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The 3 i'sof Digital Banking

The first i is INNOVATION and proven by the hordes of Fintech’s disrupting almost every aspect of financial services through their use of technology and by challenging traditional business models. Yet it is still fascinating that many banks are still unable to grasp the difference between digitising existing business models versus the real threat from digital-only banks. Quoting, David Brear of 11FS, “we are not digitising banks, we are building digital banks”. I’m guessing what he means is that a true digital bank is more than a digital branded bank with omni-channel support, straight through processing and a move away from paper, people and physical branches. That, a digital bank will re-invent the traditional relationship with customers and or the products and services that banks offer today.

The second “i” is INTERACTION. As customers move online, managing customer interaction becomes a significant differentiator. The challenge is both technical and business. From a technology point of view it’s simply being able to track and trace customers through the increasing range of digital channels customers are adopting and in the future the sheer volume of data collected by doing so. The business challenge is however much more difficult, that comes from getting the customer’s permission to track and trace, then to carefully manage communication so customers don’t feel the bank is stalking them.

The third “i” is one that is talked about when discussing AI and Chatbots. However I do feel that it is one that is undervalued currently and that banks should start to give much more serious consideration to. The third “i” is INTENT. When it comes to chatbots the key task they undertake is to try and understand the customers INTENT. Exactly what are they are asking for and without asking try to understand WHY. The first part is simply undertaken by Natural Language Processing (NLP). Speech/text recognition simply recognises the words typed or said, NLP tries to translate that to an enquiry or action. For example NLP works out through machine learning that Pay, Transfer, Send all mean the same thing. Some bots are smarter, for example Kore create global and user dictionaries, the user dictionaries record words a specific person uses normally. And by “reflecting” the same language they can build a nice affinity with the person.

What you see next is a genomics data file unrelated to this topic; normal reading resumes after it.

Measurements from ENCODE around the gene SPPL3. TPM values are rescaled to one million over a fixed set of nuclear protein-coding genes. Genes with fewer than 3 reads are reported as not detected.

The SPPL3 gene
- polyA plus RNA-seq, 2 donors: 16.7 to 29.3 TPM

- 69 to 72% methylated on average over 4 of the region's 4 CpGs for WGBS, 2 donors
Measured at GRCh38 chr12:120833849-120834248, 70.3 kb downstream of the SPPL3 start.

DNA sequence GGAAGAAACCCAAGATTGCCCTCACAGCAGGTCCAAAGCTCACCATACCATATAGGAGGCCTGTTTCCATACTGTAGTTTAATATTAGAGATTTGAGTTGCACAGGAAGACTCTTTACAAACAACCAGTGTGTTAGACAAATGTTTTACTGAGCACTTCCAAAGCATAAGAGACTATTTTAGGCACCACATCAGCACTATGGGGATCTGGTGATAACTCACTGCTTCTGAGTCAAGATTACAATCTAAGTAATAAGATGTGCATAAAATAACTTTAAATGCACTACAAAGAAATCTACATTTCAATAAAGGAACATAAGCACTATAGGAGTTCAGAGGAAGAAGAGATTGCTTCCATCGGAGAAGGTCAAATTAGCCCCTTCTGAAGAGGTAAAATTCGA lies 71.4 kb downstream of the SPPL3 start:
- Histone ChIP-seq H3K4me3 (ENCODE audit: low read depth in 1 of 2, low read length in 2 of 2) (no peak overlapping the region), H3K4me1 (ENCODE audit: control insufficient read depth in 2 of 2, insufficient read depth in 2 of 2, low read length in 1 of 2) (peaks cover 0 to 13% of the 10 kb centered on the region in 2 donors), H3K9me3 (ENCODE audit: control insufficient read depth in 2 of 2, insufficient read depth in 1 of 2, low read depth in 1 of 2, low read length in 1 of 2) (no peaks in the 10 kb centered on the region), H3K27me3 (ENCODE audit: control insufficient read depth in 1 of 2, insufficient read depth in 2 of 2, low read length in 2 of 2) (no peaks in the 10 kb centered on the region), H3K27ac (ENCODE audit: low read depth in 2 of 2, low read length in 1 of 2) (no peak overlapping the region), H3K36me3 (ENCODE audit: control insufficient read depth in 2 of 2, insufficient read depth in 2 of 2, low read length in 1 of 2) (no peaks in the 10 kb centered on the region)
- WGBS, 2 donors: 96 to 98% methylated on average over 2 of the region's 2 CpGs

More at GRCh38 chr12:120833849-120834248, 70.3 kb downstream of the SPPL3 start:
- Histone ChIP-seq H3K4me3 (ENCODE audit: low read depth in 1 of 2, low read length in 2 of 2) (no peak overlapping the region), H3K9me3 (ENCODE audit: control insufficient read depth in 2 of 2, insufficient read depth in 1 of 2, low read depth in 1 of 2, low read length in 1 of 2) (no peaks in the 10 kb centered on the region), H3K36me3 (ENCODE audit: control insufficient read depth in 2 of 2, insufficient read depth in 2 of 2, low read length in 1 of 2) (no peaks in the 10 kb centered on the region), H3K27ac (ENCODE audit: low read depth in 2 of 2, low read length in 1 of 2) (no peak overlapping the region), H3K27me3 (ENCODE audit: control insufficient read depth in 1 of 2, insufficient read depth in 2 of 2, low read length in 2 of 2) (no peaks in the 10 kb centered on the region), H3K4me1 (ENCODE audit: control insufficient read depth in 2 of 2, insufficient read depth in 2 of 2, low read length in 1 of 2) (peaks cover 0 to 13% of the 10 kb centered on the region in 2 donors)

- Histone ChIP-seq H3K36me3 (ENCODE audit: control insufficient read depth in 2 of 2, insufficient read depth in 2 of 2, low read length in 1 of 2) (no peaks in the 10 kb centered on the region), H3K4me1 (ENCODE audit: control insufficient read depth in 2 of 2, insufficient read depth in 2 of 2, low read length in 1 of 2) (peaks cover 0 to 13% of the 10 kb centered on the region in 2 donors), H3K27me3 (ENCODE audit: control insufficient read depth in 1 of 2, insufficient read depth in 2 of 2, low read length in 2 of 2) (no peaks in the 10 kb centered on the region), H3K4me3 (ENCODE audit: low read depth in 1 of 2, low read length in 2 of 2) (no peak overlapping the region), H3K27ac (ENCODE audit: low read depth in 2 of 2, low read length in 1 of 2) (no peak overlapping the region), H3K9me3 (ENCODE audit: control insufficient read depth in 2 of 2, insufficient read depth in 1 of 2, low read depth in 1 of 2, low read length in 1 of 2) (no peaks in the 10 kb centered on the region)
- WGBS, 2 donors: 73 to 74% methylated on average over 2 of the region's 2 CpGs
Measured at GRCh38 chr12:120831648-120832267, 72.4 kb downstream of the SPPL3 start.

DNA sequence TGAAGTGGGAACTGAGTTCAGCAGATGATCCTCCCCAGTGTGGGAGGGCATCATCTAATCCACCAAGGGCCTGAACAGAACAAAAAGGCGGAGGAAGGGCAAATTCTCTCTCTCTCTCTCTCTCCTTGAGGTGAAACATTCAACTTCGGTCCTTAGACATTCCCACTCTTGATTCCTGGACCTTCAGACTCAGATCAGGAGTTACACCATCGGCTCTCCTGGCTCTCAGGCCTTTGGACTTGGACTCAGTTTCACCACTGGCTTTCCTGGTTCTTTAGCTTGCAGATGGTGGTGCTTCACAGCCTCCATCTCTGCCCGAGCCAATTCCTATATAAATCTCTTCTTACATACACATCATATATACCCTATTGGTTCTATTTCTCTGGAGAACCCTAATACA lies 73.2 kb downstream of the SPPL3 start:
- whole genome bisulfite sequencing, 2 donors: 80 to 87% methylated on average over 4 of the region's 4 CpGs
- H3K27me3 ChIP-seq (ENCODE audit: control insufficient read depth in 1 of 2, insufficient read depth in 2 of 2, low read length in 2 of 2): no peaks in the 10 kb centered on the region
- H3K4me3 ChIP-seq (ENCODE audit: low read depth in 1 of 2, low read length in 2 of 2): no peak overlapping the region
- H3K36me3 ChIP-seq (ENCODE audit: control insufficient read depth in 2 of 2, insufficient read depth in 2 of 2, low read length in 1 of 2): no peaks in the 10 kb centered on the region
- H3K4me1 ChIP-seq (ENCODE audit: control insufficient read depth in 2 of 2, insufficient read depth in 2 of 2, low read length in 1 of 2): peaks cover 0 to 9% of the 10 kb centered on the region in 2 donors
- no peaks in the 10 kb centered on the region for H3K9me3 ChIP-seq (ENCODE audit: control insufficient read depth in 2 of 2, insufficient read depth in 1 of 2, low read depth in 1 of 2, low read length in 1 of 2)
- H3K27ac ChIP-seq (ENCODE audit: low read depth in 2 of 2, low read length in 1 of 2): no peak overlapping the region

The next part is taking the customer request and using as wide a range of data as possible and combined with appropriate analytics try to understand the customer’s INTENT. For example sending £20 to friend, is that because it was his birthday? Had they previously been on a meal together and he was splitting the bill? Clearly having access to the customers Facebook account would help with answering both those questions if you have permission to do so. The translation of INTENTS is important as it is key not only to recognising sales opportunities, but to provide useful advice or create loyalty through timely rewards. So INTENT is a key part of INTERACTION management too.

Another aspect to INTENT is understanding timescales, the customers immediate INTENT versus an action now for a longer term INTENT, like wanting to send their kids to University, or saving for a car. This is not a real-time translation but one that is understood through historic data and patterns from customers of similar profiles.

Whilst the latter two “i” seems intrusive, executed in the right way they can be used to provide an invaluable service. The skill/accuracy when a bank understands customer intent, could be as much of a differentiator and competitive weapon as the products and services it sells!


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